- The Washington Times - Wednesday, October 10, 2001

NEW YORK They were the undisputed team of the century, winners of 26 World Series titles, including three in a row. And if that wasn't enough, they actually have the audacity to claim they've improved since last season.
So why does everyone think the mighty New York Yankees have finally met their match in the Oakland Athletics?
"I mentioned yesterday that this is probably the best team we've played in the first round, and somebody suggested it's maybe the best team we've ever played in the postseason," Yankees manager Joe Torre said on the eve of his squad's American League division series showdown with the A's. "That's no question a possibility. They are impressive. They were very good last year, and they're better this year. And we held on by our teeth last year."
Torre's Yankees have faced plenty of challenges during his six-year term at the helm of baseball's model franchise. But they've never faced anything as daunting as a first-round matchup with an Oakland team that won 102 games in 2001 and still finished 14 games behind the Seattle Mariners for the AL West crown.
It's not that New York isn't loaded with talent few teams would pass up a starting rotation of Roger Clemens, Andy Pettitte, Mike Mussina and Orlando Hernandez, a lineup that includes Derek Jeter, Bernie Williams, Tino Martinez and Paul O'Neill and a closer the likes of Mariano Rivera.
Oakland's deck, though, might be stacked a little higher.
The A's will counter the Yankees with a young pitching staff every bit as talented as the defending champs: Mark Mulder (who starts Game 1 tonight against Clemens), Tim Hudson, Barry Zito and Cory Lidle. They've got last year's AL MVP and the favorite to win the honor again in first baseman Jason Giambi. And perhaps more than anything, they've got confidence after taking New York to a deciding fifth game in last year's first round.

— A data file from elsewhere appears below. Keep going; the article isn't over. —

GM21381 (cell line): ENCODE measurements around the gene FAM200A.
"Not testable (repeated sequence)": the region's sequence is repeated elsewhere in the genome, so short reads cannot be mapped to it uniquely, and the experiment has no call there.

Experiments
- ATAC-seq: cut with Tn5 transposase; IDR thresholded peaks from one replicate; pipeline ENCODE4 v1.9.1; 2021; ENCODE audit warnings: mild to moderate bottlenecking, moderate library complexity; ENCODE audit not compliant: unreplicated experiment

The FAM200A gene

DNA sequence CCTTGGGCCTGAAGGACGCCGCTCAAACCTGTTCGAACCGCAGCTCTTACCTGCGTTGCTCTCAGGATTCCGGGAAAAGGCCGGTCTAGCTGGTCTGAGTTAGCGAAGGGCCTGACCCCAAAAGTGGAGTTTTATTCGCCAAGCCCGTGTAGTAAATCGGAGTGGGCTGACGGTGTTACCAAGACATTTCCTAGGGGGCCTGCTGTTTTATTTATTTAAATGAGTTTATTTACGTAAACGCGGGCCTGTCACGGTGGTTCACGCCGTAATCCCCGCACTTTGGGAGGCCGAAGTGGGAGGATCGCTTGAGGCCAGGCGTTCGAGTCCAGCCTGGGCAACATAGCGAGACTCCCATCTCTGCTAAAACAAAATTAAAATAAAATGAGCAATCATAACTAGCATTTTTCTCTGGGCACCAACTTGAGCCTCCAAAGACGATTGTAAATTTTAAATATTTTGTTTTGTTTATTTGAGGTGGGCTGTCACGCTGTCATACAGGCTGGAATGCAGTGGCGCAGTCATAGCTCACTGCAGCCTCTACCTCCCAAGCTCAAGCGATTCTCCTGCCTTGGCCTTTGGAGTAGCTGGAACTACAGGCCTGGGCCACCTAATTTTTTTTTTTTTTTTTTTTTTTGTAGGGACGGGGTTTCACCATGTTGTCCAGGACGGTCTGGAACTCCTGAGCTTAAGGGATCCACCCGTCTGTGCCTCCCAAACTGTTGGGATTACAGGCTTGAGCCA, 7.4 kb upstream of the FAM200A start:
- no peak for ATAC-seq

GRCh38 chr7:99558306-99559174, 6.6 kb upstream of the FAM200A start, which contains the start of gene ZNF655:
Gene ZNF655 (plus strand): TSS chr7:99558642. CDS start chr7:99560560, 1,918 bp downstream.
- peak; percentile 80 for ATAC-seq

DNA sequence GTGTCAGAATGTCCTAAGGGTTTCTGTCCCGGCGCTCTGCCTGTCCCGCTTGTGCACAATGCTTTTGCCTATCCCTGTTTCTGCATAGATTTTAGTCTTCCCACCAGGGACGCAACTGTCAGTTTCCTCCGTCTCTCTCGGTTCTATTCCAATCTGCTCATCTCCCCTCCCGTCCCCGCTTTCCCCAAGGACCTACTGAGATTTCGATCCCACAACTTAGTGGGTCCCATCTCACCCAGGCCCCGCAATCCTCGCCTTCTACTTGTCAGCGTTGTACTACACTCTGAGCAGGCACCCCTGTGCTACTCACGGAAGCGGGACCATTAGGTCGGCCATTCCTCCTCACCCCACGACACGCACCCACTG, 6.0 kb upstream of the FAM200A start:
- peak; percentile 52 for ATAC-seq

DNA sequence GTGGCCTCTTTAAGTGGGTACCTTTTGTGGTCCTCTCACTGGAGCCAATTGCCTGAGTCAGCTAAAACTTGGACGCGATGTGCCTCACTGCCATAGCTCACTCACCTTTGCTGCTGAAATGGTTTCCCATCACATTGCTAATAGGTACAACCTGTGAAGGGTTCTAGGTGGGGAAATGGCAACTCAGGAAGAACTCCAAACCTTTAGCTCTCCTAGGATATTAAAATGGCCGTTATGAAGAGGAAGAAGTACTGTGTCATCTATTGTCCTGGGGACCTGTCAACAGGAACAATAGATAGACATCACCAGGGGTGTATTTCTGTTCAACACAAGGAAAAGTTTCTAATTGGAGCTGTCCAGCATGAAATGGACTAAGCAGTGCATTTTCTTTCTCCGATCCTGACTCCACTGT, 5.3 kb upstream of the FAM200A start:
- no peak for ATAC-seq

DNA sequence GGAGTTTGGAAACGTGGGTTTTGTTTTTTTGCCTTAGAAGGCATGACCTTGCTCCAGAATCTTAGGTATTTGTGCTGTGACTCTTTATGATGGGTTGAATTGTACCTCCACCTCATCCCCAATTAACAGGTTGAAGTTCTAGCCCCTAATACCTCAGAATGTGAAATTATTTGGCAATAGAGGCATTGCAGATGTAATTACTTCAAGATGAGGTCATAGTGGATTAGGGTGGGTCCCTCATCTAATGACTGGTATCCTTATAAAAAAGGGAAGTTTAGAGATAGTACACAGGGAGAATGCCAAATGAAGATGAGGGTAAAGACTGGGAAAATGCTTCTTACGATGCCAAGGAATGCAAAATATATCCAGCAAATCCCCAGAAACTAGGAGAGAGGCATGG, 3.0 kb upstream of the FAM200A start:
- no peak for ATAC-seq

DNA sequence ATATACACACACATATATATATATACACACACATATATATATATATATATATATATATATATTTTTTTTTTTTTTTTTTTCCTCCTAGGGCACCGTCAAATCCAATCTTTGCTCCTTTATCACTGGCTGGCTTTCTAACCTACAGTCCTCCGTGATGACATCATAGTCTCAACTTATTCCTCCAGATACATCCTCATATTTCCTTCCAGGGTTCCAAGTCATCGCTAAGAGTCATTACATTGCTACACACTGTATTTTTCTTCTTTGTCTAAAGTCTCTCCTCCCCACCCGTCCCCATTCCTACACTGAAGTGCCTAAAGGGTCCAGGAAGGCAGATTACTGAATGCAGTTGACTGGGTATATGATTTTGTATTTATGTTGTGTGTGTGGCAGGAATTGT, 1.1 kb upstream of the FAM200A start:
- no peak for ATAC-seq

"We came very close to knocking off the Yankees last year, probably the closest of any teams that played them in the postseason," Oakland manager Art Howe said. "We were very close to doing it, and we feel we are a better team this year than we were a year ago. Hopefully, the experience factor is going to be the difference."
The Athletics' road to the postseason was anything but conventional. The consensus AL West favorite this spring after its surprise division title in 2000, Oakland got off to an unimpressive 8-18 start that was made all the more disastrous by Seattle's record-setting pace.
But in the era of the wild card, the A's knew they still had a chance to make a postseason run, no matter how many games the Mariners won. One game over the .500-mark at the All-Star break, Oakland went on to win 58 of its last 75 games, the best second-half record in major league history.
"It's very gratifying this year after the start we had," said Mulder, the AL's leader with 21 wins this season. "Everybody started saying we were a bust, but we kept at it and we fought through it. And look at what we've done now."
The A's boast four lineup regulars with at least 25 homers and 100 RBI (Giambi, Eric Chavez, Miguel Tejada and Jermaine Dye). They've got four starting pitchers with at least 13 wins and ERAs under 3.60. And they've got memories of last year's division series, including a Game 5 loss at home, fresh on their minds.
"I don't think guys quite knew what to expect [last year]," Mulder said. "Maybe we tried too much. But I don't think we are going to do that this year. We are going to have fun with this and go from there."
The Yankees, meanwhile, are perhaps in their most tenuous position since returning to the top in 1996. Pitchers Hernandez, Rivera and Ramiro Mendoza have been battling nagging injuries, as have outfielders O'Neill and Chuck Knoblauch. None are serious enough to keep them from playing, though O'Neill will be restricted to designated hitter duties throughout this series.
Still, these are the Yankees, a team that inevitably seems to rise to the occasion each time it is presented with a challenge. The challenge this time around is a fourth-straight World Series title, something that hasn't been done since a certain team from the Bronx won five in a row in the 1950s.
"We've won three in a row, and I think if we were going to get bored we would have done it by now," Torre said. "If we don't win this series, hopefully it's the fact that they beat us and we didn't lay down."

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